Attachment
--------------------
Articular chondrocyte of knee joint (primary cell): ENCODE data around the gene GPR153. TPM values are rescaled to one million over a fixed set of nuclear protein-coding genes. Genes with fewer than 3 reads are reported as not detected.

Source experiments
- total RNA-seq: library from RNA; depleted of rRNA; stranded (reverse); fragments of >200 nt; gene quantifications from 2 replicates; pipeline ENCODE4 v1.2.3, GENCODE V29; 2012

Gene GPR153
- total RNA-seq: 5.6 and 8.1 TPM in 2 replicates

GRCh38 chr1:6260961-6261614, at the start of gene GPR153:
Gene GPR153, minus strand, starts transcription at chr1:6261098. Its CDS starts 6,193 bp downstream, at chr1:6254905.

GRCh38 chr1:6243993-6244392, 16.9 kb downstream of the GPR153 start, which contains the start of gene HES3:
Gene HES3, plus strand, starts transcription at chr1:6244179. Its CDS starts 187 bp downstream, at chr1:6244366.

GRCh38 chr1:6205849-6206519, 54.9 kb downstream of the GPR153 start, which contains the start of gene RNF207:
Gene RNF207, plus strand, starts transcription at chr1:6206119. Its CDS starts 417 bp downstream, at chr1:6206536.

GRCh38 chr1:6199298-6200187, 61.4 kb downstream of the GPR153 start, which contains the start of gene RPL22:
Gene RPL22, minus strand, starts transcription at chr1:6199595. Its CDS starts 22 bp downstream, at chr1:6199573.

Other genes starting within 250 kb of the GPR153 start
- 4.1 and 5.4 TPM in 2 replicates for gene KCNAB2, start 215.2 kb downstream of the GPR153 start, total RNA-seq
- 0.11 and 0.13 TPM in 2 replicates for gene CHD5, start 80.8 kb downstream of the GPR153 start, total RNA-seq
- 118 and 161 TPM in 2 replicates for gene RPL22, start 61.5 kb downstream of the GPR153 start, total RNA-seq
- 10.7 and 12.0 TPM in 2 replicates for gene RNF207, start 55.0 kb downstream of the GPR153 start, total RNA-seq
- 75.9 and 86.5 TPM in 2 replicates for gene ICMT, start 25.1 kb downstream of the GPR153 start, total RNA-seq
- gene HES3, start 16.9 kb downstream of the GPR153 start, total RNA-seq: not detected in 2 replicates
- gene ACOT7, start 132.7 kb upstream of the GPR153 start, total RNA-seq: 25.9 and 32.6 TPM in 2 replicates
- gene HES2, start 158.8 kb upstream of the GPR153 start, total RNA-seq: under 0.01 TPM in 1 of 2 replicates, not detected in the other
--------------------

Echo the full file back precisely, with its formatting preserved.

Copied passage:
Articular chondrocyte of knee joint (primary cell): ENCODE data around the gene GPR153. TPM values are rescaled to one million over a fixed set of nuclear protein-coding genes. Genes with fewer than 3 reads are reported as not detected.

Source experiments
- total RNA-seq: library from RNA; depleted of rRNA; stranded (reverse); fragments of >200 nt; gene quantifications from 2 replicates; pipeline ENCODE4 v1.2.3, GENCODE V29; 2012

Gene GPR153
- total RNA-seq: 5.6 and 8.1 TPM in 2 replicates

GRCh38 chr1:6260961-6261614, at the start of gene GPR153:
Gene GPR153, minus strand, starts transcription at chr1:6261098. Its CDS starts 6,193 bp downstream, at chr1:6254905.

GRCh38 chr1:6243993-6244392, 16.9 kb downstream of the GPR153 start, which contains the start of gene HES3:
Gene HES3, plus strand, starts transcription at chr1:6244179. Its CDS starts 187 bp downstream, at chr1:6244366.

GRCh38 chr1:6205849-6206519, 54.9 kb downstream of the GPR153 start, which contains the start of gene RNF207:
Gene RNF207, plus strand, starts transcription at chr1:6206119. Its CDS starts 417 bp downstream, at chr1:6206536.

GRCh38 chr1:6199298-6200187, 61.4 kb downstream of the GPR153 start, which contains the start of gene RPL22:
Gene RPL22, minus strand, starts transcription at chr1:6199595. Its CDS starts 22 bp downstream, at chr1:6199573.

Other genes starting within 250 kb of the GPR153 start
- 4.1 and 5.4 TPM in 2 replicates for gene KCNAB2, start 215.2 kb downstream of the GPR153 start, total RNA-seq
- 0.11 and 0.13 TPM in 2 replicates for gene CHD5, start 80.8 kb downstream of the GPR153 start, total RNA-seq
- 118 and 161 TPM in 2 replicates for gene RPL22, start 61.5 kb downstream of the GPR153 start, total RNA-seq
- 10.7 and 12.0 TPM in 2 replicates for gene RNF207, start 55.0 kb downstream of the GPR153 start, total RNA-seq
- 75.9 and 86.5 TPM in 2 replicates for gene ICMT, start 25.1 kb downstream of the GPR153 start, total RNA-seq
- gene HES3, start 16.9 kb downstream of the GPR153 start, total RNA-seq: not detected in 2 replicates
- gene ACOT7, start 132.7 kb upstream of the GPR153 start, total RNA-seq: 25.9 and 32.6 TPM in 2 replicates
- gene HES2, start 158.8 kb upstream of the GPR153 start, total RNA-seq: under 0.01 TPM in 1 of 2 replicates, not detected in the other